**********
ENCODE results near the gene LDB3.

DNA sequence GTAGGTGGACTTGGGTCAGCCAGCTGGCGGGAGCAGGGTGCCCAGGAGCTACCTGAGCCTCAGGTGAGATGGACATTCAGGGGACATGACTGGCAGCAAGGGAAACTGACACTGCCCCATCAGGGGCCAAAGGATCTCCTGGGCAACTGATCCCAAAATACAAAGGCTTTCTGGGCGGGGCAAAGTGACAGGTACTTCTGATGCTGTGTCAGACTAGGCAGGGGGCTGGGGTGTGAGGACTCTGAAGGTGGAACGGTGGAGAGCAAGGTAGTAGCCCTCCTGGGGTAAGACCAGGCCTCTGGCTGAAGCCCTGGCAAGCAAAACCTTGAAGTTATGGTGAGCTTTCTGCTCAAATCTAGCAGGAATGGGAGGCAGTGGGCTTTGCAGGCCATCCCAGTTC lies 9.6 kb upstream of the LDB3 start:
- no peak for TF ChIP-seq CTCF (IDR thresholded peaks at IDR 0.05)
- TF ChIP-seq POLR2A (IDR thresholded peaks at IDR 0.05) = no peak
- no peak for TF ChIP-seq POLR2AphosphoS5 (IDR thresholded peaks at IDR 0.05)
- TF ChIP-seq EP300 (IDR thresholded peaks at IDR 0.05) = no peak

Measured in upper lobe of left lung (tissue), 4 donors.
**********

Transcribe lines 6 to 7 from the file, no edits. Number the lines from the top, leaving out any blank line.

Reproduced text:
- TF ChIP-seq EP300 (IDR thresholded peaks at IDR 0.05) = no peak

Measured in upper lobe of left lung (tissue), 4 donors.